The Writing of One-Fifth the World

 Yuki's Kanji Speaker began as a discovery project for how to teach a baseline familiarity of all of the symbols of the complex ("difficult") Chinese-Japanese writing system, and how the rich structures and formation principles of kanji characters might provide insight toward analyzing other complex symbolic systems — in particular, the Holy Bible.
 In my short book (link below), I present you with a challenge: Turn toward Life and study it!

 I became interested in finding out the general strategy a person may take to handle and overcome problems which distract, prevent, or discourage them from learning and growing. From my experience, a person benefits from foundational insight into how a structure is designed, so that they know they're correctly identifying and fitting the contents of it together. While boiling down the content into mnemonics may not help to unlock personal guiding insight, mapping out the structure with mnemonics well may. How can we best teach a complex and self-referential system or structure? We must honor that the mind of the learner herself is also a complex, self-referential system, whose powers of self-regulation can be called up and brought out.

 I wrote the Kanji Speaker (40 pages, free PDF), to share a 3-phase Strategy for understanding:

 "Incident, Rollback, Commit" (Push thinking out from Incidental, to Repairing, to Constructive i.e. proactive)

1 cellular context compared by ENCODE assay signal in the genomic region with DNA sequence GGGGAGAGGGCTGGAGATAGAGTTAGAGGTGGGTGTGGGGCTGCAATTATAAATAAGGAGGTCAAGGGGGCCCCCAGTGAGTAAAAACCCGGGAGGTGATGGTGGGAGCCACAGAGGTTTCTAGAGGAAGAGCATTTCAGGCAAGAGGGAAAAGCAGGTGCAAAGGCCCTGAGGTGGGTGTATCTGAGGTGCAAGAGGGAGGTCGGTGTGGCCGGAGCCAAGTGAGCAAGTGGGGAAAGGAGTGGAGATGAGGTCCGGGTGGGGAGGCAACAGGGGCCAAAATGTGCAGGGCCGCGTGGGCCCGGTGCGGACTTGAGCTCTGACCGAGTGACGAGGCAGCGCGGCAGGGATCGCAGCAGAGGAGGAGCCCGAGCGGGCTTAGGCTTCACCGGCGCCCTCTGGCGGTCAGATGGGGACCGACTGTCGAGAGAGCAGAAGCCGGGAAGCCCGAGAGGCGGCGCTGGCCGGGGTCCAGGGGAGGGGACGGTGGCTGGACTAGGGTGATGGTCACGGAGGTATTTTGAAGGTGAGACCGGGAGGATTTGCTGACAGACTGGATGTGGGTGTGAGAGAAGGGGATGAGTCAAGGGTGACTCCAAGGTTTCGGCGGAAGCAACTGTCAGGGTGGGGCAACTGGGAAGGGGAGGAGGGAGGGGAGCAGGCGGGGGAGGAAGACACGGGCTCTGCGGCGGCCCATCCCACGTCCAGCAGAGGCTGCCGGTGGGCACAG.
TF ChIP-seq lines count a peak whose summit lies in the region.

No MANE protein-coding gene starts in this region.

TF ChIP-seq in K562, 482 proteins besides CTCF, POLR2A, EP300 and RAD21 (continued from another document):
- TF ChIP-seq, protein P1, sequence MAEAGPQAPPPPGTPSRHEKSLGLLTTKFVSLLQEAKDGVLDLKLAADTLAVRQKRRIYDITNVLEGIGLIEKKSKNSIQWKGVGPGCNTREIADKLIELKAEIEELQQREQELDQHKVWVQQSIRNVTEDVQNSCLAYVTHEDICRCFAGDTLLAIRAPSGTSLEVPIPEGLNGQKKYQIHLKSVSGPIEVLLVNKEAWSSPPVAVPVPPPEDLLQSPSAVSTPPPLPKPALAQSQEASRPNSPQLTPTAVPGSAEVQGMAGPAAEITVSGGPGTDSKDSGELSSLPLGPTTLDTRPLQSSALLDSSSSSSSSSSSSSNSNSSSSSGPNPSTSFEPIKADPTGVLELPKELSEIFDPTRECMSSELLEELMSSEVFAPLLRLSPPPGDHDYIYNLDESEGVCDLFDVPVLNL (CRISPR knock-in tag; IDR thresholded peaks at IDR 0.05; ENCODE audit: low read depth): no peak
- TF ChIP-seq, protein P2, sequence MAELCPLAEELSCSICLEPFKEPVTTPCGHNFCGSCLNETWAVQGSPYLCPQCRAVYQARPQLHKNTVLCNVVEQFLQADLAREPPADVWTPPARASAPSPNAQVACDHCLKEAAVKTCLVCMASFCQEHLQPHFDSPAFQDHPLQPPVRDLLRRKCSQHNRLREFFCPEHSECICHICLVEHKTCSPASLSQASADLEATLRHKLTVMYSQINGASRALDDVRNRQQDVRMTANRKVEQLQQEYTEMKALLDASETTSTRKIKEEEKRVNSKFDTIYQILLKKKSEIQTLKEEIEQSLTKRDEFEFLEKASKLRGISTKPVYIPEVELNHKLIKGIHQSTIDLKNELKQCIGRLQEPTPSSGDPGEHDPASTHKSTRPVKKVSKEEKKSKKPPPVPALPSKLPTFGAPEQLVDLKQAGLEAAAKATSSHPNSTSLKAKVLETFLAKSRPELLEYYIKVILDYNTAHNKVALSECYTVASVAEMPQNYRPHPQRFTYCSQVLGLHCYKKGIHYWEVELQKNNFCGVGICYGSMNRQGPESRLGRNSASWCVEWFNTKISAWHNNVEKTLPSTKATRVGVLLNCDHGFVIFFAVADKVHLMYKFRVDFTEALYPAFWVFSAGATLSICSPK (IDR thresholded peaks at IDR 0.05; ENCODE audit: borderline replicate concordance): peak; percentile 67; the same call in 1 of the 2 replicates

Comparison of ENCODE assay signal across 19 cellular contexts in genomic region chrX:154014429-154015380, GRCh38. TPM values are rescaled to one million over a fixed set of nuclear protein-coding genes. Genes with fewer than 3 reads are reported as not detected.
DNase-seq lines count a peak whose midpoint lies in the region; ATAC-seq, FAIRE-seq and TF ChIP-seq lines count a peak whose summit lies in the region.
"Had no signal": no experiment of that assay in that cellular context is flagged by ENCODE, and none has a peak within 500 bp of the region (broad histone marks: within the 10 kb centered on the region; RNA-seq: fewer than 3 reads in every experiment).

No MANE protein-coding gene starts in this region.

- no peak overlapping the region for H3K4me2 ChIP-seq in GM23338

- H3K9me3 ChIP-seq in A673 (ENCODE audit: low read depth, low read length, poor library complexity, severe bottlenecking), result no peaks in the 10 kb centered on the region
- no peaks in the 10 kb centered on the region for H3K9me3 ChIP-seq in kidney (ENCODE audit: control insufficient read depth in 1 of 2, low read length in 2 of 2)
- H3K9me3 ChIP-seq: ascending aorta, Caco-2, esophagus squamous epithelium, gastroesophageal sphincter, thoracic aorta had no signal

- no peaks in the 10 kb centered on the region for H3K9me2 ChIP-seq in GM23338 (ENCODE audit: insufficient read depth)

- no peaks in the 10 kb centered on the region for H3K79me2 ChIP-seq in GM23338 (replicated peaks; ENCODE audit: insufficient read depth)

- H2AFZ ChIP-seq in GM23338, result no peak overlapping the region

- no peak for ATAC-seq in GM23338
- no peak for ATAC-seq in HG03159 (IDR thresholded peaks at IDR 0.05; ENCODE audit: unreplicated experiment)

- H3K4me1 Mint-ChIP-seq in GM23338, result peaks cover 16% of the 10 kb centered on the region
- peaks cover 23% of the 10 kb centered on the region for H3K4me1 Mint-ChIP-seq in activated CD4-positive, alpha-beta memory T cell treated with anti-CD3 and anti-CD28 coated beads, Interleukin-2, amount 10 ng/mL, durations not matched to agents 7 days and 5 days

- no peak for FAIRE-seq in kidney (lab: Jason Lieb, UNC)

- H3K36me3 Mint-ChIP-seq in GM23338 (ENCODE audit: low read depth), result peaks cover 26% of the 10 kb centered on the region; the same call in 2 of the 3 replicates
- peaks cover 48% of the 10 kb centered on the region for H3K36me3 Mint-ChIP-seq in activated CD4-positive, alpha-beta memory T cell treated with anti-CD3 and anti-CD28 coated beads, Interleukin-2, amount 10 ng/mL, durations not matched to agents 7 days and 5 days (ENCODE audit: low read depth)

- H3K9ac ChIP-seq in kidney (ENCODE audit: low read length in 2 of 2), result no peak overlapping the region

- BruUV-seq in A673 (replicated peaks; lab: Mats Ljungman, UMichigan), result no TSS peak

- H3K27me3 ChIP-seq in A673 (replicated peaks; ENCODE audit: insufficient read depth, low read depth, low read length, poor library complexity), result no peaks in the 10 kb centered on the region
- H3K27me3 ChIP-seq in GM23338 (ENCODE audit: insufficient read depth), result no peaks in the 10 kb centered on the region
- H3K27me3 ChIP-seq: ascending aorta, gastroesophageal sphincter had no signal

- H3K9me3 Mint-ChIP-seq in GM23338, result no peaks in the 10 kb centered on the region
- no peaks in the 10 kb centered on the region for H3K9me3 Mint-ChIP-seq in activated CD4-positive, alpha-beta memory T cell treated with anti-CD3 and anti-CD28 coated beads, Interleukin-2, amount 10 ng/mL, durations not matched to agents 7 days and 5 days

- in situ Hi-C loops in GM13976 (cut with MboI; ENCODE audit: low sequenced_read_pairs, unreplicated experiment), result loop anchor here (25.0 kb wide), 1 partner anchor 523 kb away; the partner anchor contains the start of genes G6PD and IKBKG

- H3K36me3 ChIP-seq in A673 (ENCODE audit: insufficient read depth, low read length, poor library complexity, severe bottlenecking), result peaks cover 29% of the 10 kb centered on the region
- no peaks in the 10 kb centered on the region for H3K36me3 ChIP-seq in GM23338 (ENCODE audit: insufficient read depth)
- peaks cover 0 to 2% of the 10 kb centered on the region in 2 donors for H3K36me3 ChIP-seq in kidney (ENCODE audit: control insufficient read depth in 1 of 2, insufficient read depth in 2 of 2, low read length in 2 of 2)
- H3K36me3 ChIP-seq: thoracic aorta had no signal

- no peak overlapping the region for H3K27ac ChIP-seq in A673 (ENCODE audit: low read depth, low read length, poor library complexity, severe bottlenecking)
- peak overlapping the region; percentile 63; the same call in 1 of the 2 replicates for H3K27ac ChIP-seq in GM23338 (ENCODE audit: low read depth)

"Revelation, Comprehension, Memorization" …
 Brothers & sisters who struggle to gain victory over emotional confusion and hopelessness about work or study:
 Maybe you believe you don’t have a future. Though, what is "a future"? Could a future be even just 1 year?
 Isn't 1 day a generous time to enjoy the earth? But trust that we have 7 days, and that we will see the
7th day.)


What are Kanji, and what is their legacy?

 Kan-ji refers to the Chinese or "Han" written characters, which are also called Sino-graphs. It is a logographic system of writing which resembles Shinar/Sumer cuneiform, and to some degree the Egyptian hieroglyphs, in both form and function. Those were both systems developed by Ham-itic peoples, and coincidentally the Chinese system is named after the Han people. It's interesting to note that there may be a direct connection, and not only in the visual form of the language but in the actual spoken language (Chinese and Sumerian, Charles Ball 1913). It is possible for logographs to convey information independent of any spoken language, but nevertheless, each kanji character is vested with a distinct 1-syllable sound, which is its original, ancient Chinese sound. Furthermore, every possible 1-syllable sound can and does have a 1-character representation, and non-Chinese syllable sounds as well each have an official 1-character approximation.